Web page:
Typical Xinjiang dishes include roasted mutton, kebabs, and roasted fish, with an obvious lack of pork due to the large Muslim population in the province. You can find small “hole-in-the-wall’ restaurants serving these dishes all over China, but for a truly special taste of Xinjiang, head to Chapter 1001.

This Chinese chain restaurant understands that Xinjiang cuisine is more than just its food. It’s the people, the music, and the history. When you enter one of their restaurants, you feel instantly transported Xinjiang, from the way the walls are decorated to the way the staff is dressed.

If you’re lucky, you’ll catch one of the nightly shows, where performers dance through the restaurants and in-between tables to give diners an unforgettable experience.

Tai Hing

Known for: A Gateway into Cantonese Cuisine

Many foreigners know some version of Cantonese cuisine from their experiences of Chinese food in their home countries. A large number of the early emmigrants from China originated from Hong Kong and Guangdong, bringing with them their style of cooking. That being said, it’s unlikely China newbies have ever had Cantonese cuisine as it was meant to be served.

Firstly, it’s worth noting that if you happen to be living in or visiting Hong Kong or Guangdong, you owe it to yourself to try as many local Cantonese restaurants as possible. If you find yourself elsewhere in Mainland China, however, Tai Hing has you covered.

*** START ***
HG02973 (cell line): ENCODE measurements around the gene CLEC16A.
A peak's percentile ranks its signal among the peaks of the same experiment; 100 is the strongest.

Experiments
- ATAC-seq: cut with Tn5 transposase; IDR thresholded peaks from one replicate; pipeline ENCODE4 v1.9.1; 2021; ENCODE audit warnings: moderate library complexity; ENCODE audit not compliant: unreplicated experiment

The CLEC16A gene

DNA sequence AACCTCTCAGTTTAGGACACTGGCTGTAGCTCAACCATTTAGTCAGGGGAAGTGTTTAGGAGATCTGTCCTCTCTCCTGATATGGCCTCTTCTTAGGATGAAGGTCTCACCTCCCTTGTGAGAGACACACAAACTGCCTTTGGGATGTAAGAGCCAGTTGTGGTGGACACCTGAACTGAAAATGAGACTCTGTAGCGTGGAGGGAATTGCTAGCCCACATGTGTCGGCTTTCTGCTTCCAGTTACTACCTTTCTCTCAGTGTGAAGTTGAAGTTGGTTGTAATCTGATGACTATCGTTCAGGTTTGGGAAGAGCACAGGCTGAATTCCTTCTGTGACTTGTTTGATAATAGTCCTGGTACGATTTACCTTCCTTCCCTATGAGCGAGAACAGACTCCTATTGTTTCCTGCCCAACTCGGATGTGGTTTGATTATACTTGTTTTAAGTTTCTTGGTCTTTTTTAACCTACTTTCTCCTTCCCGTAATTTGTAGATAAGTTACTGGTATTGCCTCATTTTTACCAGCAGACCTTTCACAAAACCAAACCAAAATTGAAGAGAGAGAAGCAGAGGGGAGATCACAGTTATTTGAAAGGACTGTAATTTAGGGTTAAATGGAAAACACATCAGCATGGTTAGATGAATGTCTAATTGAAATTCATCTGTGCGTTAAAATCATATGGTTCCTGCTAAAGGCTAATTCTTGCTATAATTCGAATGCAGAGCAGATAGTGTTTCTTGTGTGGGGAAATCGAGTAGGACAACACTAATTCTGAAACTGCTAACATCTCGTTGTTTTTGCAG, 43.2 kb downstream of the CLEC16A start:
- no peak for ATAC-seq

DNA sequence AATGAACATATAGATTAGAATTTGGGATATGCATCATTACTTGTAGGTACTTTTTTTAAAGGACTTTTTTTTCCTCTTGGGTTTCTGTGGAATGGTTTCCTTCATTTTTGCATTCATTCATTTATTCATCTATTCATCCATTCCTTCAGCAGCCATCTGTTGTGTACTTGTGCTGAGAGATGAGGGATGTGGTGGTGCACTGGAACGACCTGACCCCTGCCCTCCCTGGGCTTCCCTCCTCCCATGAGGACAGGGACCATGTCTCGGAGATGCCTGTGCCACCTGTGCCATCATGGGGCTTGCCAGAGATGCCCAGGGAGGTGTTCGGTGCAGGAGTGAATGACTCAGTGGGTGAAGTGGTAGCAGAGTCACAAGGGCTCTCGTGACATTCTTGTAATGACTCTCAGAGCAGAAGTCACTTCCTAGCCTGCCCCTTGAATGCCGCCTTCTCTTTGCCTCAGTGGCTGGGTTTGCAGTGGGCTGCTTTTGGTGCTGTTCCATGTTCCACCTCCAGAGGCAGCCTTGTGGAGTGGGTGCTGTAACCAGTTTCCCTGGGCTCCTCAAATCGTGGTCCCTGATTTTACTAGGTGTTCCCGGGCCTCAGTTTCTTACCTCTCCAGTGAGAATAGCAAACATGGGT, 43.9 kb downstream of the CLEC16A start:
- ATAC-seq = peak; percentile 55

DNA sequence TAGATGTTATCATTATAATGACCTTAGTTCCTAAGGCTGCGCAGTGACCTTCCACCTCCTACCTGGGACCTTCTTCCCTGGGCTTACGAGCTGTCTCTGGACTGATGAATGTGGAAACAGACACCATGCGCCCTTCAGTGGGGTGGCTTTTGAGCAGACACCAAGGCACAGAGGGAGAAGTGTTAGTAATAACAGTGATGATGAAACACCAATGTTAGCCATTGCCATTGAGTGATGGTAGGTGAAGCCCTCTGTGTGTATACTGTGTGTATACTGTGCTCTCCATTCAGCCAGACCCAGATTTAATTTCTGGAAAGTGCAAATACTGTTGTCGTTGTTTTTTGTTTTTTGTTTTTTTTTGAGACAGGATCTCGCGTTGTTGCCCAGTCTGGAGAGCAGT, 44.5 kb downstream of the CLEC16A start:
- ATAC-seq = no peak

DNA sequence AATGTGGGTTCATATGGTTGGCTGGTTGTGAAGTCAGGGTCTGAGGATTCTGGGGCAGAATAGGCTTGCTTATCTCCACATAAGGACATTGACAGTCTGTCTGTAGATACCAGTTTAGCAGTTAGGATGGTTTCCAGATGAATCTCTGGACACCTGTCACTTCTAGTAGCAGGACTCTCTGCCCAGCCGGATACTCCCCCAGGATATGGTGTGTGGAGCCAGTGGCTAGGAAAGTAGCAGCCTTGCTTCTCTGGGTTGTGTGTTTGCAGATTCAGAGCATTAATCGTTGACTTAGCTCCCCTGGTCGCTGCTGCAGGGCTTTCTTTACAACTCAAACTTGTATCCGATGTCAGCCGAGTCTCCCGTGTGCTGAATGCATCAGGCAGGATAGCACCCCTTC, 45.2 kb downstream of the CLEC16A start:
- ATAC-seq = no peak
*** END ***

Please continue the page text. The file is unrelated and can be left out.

Tai Hing started out as a Siu Mei (roasted meat) restaurant in 1989. Now it’s a massive franchise that can be found all over China. Among the must-try dishes are the 5-Star Roast Pork, Supreme Roast Goose, Sweet & Sour Pork, and, Western favorite Fried Beef with Broccoli.

Din Tai Fung

Known for: Taiwanese Soup Dumplings

Last, but not least, is Din Tai Fung. Founded in 1958 and now with locations all over the world, this Taiwanese brand is probably the most famous on the list. Din Tai Fung has picked up a number of Michelin stars over the years, and any lover of Chinese cuisine should have this chain on their foodie hit list.

Although originating in Taiwan, the food served here is not exclusively Taiwanese. The signature dishes are the Xiao Long Bao soup dumplings, which come in a variety of flavors, including Kurobuta Pork, Crab, and Truffle. Also be sure to try their Shumai and Wontons.

Warning:The use of any news and articles published on eChinacities.com without written permission from eChinacities.com constitutes copyright infringement, and legal action can be taken.

Keywords: Chinese restaurant chains

2 Comments

All comments are subject to moderation by eChinacities.com staff. Because we wish to encourage healthy and productive dialogue we ask that all comments remain polite, free of profanity or name calling, and relevant to the original post and subsequent discussion. Comments will not be deleted because of the viewpoints they express, only if the mode of expression itself is inappropriate.

1

Sponge_Bob
comment|76156|1632030

Stinky Tofu

Aug 05, 2019 13:38 Report Abuse

2

Sponge_Bob
comment|76140|1632030

I'm hungry for some Chinese food

Jul 25, 2019 12:37 Report Abuse